Lectures and seminars Update - Live-streamed lunch seminar with Professor Elisabeth Binder, Max Planck Institute of Psychiatry
Welcome to a live-streamed lunch seminar (webinar) with Professor Elisabeth Binder from Max Planck Institute of Psychiatry, on 12 March at 12:00.
The lunch seminar will be live-streamed due to flight cancellation. Come and listen to an interesting talk together with your friends and colleagues in CMM Lecture Hall. You can also access the seminar remotely via link: https://ki-se.zoom.us/j/114678797
Lunch sandwiches will be served from 11:45 on a first-come, first-served basis.
"How stress gets under the skin: molecular mechanisms of gene x adversity interactions."
Professor Elisabeth Binder, Max Planck Institute of Psychiatry, München, Tyskland
Elisabeth Binder has studied Medicine at the University of Vienna, Austria and Neuroscience at Emory University in Atlanta, GA, USA. Following a postdoctoral training at the Max-Planck Institute of Psychiatry in Munich, Germany, she returned to Emory University as an Assistant Professor in the Departments of Psychiatry and Behavioral Sciences and Human Genetics. In 2007, she was appointed as research group leader at the Max-Planck Institute of Psychiatry within the Minerva Program of the Max-Planck Society.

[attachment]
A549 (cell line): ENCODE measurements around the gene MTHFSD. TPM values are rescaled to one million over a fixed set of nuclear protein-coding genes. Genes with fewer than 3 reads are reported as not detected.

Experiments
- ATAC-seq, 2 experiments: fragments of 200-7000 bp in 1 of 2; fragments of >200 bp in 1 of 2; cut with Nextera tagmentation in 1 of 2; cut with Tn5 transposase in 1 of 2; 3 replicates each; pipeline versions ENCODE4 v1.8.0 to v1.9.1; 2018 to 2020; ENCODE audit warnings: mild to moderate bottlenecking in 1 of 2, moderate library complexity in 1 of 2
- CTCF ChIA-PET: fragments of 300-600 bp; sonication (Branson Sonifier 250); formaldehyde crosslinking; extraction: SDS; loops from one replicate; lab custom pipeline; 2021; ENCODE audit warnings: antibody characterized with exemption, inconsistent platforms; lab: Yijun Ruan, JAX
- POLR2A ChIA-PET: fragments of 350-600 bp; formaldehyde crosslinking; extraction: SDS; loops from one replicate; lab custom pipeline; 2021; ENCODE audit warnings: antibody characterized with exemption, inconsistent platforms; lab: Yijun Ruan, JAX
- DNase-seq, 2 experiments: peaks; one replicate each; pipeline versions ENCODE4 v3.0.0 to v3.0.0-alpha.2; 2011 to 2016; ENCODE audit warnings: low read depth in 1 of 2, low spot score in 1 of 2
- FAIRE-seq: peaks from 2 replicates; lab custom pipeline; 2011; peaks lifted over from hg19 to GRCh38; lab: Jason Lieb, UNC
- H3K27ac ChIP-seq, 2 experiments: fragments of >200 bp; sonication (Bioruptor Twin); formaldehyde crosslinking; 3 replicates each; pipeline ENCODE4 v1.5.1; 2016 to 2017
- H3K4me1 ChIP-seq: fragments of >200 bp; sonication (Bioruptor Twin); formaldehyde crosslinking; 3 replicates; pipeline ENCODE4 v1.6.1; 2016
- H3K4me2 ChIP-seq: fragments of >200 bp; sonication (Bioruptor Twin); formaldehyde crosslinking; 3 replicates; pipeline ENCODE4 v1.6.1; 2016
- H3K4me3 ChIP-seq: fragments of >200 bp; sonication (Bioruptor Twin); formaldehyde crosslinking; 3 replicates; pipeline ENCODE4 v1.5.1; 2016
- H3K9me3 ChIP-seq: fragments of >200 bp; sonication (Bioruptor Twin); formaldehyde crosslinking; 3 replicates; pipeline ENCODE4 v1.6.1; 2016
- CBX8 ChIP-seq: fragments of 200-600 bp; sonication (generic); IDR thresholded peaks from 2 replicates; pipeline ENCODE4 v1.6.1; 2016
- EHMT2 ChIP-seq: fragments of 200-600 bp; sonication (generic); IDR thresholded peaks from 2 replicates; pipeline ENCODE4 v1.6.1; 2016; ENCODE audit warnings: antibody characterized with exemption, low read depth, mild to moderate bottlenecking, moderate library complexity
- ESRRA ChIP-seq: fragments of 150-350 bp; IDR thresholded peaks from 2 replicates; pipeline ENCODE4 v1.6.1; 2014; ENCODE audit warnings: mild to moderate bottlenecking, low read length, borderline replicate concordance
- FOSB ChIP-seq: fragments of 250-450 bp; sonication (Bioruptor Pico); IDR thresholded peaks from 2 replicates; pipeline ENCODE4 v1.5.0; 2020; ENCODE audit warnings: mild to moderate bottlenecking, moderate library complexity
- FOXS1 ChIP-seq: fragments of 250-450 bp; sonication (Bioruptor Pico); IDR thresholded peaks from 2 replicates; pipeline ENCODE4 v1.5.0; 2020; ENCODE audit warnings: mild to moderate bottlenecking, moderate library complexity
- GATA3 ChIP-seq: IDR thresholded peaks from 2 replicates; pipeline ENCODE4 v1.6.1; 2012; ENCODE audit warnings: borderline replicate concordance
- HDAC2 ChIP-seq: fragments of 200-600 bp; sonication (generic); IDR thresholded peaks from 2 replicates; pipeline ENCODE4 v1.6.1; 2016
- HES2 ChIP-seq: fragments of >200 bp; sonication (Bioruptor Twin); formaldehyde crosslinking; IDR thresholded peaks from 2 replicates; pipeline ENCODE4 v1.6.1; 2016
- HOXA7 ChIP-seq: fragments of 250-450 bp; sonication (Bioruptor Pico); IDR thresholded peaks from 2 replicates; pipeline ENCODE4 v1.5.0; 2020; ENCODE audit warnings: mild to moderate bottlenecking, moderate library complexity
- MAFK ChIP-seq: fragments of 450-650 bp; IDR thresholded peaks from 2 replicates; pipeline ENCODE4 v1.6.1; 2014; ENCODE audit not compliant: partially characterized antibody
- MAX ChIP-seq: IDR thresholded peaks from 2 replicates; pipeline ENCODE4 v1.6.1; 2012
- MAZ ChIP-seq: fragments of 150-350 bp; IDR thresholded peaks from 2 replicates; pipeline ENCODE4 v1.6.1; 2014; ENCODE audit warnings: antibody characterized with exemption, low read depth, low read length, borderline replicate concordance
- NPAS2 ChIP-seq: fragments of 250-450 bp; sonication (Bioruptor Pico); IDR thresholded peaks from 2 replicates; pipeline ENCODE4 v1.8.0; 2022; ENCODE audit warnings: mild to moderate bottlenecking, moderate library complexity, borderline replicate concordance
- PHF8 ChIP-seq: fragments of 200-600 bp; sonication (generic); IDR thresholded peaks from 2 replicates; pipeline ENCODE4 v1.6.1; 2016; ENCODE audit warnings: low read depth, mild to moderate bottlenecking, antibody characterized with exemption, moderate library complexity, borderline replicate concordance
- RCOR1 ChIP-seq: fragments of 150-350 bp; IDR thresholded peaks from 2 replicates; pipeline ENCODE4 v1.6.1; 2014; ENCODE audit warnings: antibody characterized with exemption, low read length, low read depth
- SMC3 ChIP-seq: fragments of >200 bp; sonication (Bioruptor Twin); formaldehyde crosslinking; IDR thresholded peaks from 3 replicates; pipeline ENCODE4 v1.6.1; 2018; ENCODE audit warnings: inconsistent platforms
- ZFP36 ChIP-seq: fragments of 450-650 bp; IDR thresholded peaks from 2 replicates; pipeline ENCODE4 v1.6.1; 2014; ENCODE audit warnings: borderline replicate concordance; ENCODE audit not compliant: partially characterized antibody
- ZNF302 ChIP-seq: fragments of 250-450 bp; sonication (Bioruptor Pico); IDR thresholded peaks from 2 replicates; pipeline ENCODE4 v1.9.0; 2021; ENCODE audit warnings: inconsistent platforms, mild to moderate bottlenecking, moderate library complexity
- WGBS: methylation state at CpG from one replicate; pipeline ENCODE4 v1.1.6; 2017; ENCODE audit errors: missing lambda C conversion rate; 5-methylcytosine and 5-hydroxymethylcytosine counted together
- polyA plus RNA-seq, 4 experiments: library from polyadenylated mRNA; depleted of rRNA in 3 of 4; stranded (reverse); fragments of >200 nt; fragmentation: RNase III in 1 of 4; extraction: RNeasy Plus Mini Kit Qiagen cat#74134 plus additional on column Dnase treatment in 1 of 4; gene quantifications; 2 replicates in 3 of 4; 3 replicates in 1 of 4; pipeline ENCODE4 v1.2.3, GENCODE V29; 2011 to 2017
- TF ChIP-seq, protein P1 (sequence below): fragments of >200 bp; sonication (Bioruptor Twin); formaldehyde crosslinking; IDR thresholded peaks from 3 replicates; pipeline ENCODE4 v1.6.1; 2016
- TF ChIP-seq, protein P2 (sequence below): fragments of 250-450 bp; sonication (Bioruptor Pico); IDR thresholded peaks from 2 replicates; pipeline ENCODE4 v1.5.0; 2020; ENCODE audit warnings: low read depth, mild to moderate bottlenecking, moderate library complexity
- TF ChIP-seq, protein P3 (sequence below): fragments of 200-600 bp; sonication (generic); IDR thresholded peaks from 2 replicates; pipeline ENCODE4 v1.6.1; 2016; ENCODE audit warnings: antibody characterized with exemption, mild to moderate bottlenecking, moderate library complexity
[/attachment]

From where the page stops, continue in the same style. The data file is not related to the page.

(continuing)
Since August 2013, Elisabeth Binder is the director of the Department of Translational Research in Psychiatry at the Max-Planck Institute of Psychiatry. She also holds an appointment as Full Professor in the Dept. of Psychiatry and Behavioral Sciences at Emory University School of Medicine. Her main research interests are the identification of molecular moderators of the response to environmental factors, with a focus on early trauma and gene x environment interactions. She studies how such factors influence trajectories to psychiatric disease or well-being to ultimately use this information for novel prevention and treatment strategies.
Early adverse exposures, including maternal stress during pregnancy, are thought to result in long-lasting consequences on neural circuit function and stress hormone regulation and ultimately in an increased risk for psychiatric but also medical disorders later in life. Using single cell sequencing in human cerebral organoids and omics data from large cohorts and human neuronal progenitor cells, this presentation will explore putative molecular mechanisms how exposure to prenatal adversity may have lasting impact on cells and system function and by this shapes risk and resilience for psychiatric disorders.
Martin Schalling, institutionen för molekylär medicin och kirurgi
Information when attending a live-streamed seminar
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/With Support from CMM Environmental group